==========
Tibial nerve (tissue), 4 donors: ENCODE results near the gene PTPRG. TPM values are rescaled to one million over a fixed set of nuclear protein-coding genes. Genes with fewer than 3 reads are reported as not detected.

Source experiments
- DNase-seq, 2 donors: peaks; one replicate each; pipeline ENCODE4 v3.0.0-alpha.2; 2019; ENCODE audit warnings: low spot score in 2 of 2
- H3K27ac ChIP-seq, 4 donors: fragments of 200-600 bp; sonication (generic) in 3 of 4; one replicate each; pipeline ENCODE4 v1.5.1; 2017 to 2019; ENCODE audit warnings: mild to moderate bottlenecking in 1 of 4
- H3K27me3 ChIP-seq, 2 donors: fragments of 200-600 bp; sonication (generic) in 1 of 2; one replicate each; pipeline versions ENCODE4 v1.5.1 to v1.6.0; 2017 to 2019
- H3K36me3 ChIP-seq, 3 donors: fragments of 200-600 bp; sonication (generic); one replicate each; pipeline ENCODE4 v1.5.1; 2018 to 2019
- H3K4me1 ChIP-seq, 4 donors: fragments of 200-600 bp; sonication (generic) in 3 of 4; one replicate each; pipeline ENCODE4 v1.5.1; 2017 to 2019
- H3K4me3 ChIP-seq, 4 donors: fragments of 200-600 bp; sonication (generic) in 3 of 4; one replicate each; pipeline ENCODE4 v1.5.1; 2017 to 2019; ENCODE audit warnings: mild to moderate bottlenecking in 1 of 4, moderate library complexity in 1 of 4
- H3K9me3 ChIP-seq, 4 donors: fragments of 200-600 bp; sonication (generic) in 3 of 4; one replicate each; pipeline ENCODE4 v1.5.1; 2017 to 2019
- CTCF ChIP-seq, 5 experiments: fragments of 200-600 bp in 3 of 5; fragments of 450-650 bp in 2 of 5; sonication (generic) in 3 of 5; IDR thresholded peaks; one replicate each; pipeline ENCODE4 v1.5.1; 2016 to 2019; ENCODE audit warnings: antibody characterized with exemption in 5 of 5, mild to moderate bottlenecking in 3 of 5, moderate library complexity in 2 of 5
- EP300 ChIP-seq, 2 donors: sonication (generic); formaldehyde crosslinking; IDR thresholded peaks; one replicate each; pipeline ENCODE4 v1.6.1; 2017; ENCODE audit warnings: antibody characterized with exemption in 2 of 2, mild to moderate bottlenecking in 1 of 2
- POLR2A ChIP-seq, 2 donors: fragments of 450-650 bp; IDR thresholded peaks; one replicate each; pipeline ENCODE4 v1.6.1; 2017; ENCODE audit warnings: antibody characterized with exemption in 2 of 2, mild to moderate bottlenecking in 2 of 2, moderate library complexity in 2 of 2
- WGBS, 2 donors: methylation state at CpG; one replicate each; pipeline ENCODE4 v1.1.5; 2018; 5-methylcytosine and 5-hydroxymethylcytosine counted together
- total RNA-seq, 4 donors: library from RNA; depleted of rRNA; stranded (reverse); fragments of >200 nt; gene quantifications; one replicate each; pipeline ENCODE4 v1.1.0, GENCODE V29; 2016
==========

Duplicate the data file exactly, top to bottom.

Tibial nerve (tissue), 4 donors: ENCODE results near the gene PTPRG. TPM values are rescaled to one million over a fixed set of nuclear protein-coding genes. Genes with fewer than 3 reads are reported as not detected.

Source experiments
- DNase-seq, 2 donors: peaks; one replicate each; pipeline ENCODE4 v3.0.0-alpha.2; 2019; ENCODE audit warnings: low spot score in 2 of 2
- H3K27ac ChIP-seq, 4 donors: fragments of 200-600 bp; sonication (generic) in 3 of 4; one replicate each; pipeline ENCODE4 v1.5.1; 2017 to 2019; ENCODE audit warnings: mild to moderate bottlenecking in 1 of 4
- H3K27me3 ChIP-seq, 2 donors: fragments of 200-600 bp; sonication (generic) in 1 of 2; one replicate each; pipeline versions ENCODE4 v1.5.1 to v1.6.0; 2017 to 2019
- H3K36me3 ChIP-seq, 3 donors: fragments of 200-600 bp; sonication (generic); one replicate each; pipeline ENCODE4 v1.5.1; 2018 to 2019
- H3K4me1 ChIP-seq, 4 donors: fragments of 200-600 bp; sonication (generic) in 3 of 4; one replicate each; pipeline ENCODE4 v1.5.1; 2017 to 2019
- H3K4me3 ChIP-seq, 4 donors: fragments of 200-600 bp; sonication (generic) in 3 of 4; one replicate each; pipeline ENCODE4 v1.5.1; 2017 to 2019; ENCODE audit warnings: mild to moderate bottlenecking in 1 of 4, moderate library complexity in 1 of 4
- H3K9me3 ChIP-seq, 4 donors: fragments of 200-600 bp; sonication (generic) in 3 of 4; one replicate each; pipeline ENCODE4 v1.5.1; 2017 to 2019
- CTCF ChIP-seq, 5 experiments: fragments of 200-600 bp in 3 of 5; fragments of 450-650 bp in 2 of 5; sonication (generic) in 3 of 5; IDR thresholded peaks; one replicate each; pipeline ENCODE4 v1.5.1; 2016 to 2019; ENCODE audit warnings: antibody characterized with exemption in 5 of 5, mild to moderate bottlenecking in 3 of 5, moderate library complexity in 2 of 5
- EP300 ChIP-seq, 2 donors: sonication (generic); formaldehyde crosslinking; IDR thresholded peaks; one replicate each; pipeline ENCODE4 v1.6.1; 2017; ENCODE audit warnings: antibody characterized with exemption in 2 of 2, mild to moderate bottlenecking in 1 of 2
- POLR2A ChIP-seq, 2 donors: fragments of 450-650 bp; IDR thresholded peaks; one replicate each; pipeline ENCODE4 v1.6.1; 2017; ENCODE audit warnings: antibody characterized with exemption in 2 of 2, mild to moderate bottlenecking in 2 of 2, moderate library complexity in 2 of 2
- WGBS, 2 donors: methylation state at CpG; one replicate each; pipeline ENCODE4 v1.1.5; 2018; 5-methylcytosine and 5-hydroxymethylcytosine counted together
- total RNA-seq, 4 donors: library from RNA; depleted of rRNA; stranded (reverse); fragments of >200 nt; gene quantifications; one replicate each; pipeline ENCODE4 v1.1.0, GENCODE V29; 2016